April 8, 2020
Jack Ma: From KFC Reject to Asia’s Richest Man

Jack Ma: From KFC Reject to Asia’s Richest Man

(lighthearted music) Jack Ma is Asia’s richest man and most recognizable business tycoon. He’s the chairman of Alibaba. China’s E-commerce giant and one of the 10 largest
companies in the world. Yet he still wants more. We know where we’re going, we want to be the fifth largest economy. Big words from the man some
call Asia’s Jeff Bezos. He’s confident, he’s charismatic and he’s definitely not the average CEO. ♪ Can you feel the love tonight ♪ This is how a poor school teacher went from the classroom, to being one of the most influential
multi-billionaires in the world. (lighthearted music) Ma was born in China’s southeastern
city, Hangzhou, in 1964. His parents were traditional
musician storytellers. As a teenager, he started to learn English from foreign tourists, after China opened up in the late 1970’s. And then for nine years, Jack Ma, hung around outside the Hangzhou Hotel, which is now called the Shangri-La. He would get up at five a.m. to talk to travelers. That’s Bloomberg Technology
reporter, Lulu Chen. And I cover China
internet for Bloomberg. Ma failed China’s National University entrance exam twice before being admitted to
Local Teachers College. He graduated in 1988. He applied for 30 jobs and got rejected. Including from the fast food giant, KFC. When KFC come to China, (crowd laughing) 24 people went for the job. 23 people were accepted,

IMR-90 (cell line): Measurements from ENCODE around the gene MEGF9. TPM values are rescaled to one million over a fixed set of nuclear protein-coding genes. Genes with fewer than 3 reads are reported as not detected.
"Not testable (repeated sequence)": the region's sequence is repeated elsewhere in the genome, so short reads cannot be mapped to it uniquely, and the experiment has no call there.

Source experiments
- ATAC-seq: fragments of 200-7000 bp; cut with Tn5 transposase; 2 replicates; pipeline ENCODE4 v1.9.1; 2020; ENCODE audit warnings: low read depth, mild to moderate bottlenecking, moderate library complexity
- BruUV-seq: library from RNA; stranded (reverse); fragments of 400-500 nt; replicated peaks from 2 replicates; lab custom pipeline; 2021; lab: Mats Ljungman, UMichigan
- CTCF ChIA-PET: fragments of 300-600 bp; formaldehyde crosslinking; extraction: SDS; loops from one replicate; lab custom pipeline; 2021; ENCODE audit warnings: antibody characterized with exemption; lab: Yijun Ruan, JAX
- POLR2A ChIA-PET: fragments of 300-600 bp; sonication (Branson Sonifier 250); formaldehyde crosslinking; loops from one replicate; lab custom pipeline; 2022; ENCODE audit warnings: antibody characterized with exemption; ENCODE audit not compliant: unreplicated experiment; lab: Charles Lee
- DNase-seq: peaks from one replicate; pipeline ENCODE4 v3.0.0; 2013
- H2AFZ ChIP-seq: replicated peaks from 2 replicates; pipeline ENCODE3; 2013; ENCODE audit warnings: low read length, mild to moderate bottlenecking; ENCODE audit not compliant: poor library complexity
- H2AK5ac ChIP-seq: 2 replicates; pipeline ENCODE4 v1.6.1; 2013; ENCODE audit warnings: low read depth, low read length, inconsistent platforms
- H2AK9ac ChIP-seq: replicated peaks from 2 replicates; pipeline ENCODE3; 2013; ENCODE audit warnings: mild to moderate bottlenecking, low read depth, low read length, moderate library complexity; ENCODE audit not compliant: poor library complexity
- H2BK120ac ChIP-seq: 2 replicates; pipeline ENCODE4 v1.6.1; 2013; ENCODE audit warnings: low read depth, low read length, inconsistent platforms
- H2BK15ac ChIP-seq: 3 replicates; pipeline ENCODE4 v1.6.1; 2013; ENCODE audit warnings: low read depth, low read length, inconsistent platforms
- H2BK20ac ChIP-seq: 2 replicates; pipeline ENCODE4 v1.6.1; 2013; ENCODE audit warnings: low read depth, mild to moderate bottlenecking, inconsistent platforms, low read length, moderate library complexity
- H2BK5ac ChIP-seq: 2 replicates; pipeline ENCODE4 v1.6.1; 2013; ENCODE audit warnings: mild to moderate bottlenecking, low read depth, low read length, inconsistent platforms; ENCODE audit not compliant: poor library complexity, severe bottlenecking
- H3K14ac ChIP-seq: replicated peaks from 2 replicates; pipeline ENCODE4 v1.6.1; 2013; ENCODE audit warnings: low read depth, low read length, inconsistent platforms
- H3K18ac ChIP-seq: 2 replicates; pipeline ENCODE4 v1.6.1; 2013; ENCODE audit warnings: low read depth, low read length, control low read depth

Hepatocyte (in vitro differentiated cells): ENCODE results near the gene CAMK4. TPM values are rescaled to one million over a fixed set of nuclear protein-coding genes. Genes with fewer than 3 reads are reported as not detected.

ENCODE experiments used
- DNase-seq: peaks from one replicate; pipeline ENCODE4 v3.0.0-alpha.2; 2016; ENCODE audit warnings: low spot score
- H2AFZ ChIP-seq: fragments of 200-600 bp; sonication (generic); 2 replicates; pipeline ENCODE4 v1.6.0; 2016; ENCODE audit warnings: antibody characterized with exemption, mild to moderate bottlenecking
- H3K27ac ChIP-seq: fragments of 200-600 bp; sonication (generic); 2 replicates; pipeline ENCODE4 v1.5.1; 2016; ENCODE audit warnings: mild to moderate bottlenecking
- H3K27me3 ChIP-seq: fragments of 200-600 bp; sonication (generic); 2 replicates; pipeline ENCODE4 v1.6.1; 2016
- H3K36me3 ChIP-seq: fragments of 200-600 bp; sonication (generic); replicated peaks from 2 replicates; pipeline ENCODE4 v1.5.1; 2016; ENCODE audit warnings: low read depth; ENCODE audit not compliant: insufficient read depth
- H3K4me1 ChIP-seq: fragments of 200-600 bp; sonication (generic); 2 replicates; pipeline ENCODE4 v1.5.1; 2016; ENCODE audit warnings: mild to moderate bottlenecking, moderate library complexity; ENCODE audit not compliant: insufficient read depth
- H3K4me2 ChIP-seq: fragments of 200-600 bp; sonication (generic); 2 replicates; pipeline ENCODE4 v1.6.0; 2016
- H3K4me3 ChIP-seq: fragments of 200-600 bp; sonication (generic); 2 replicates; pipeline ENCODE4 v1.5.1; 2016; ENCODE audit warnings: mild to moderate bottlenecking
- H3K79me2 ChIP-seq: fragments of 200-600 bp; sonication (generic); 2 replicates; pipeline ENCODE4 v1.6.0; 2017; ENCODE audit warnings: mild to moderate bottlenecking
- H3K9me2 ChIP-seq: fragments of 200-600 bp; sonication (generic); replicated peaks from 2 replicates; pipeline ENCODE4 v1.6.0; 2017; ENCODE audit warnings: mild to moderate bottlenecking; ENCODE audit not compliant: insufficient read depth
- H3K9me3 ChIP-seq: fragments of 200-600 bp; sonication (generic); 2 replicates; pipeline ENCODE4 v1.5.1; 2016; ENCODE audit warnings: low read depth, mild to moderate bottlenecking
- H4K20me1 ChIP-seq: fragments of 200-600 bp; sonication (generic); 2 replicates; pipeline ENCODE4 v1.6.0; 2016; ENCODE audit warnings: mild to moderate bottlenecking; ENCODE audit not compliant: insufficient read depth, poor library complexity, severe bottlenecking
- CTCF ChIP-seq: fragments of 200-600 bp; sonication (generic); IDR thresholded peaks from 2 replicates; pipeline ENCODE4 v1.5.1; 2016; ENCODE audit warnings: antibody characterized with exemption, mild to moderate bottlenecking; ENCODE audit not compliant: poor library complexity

I was the only one guy. Then Ma got a job at a local university and taught English there
for about five years earning just $15 dollars a month. On the side he started
a translation company with several friends. During a company trip to the U.S. in 1995, Ma had his first encounter
with the internet, at a friend’s place in Seattle. I searched the first word, beer. (crowd laughing) I don’t why, because easy to spell, maybe. And I see beers from Germany, beers from U.S.A, beers from Japan. But there’s no beer from China. So he searched for the word China instead and still couldn’t find anything. And that got him thinking, he wanted to build something that would put China on the world’s map. He started China Pages, a Yellow Pages like website,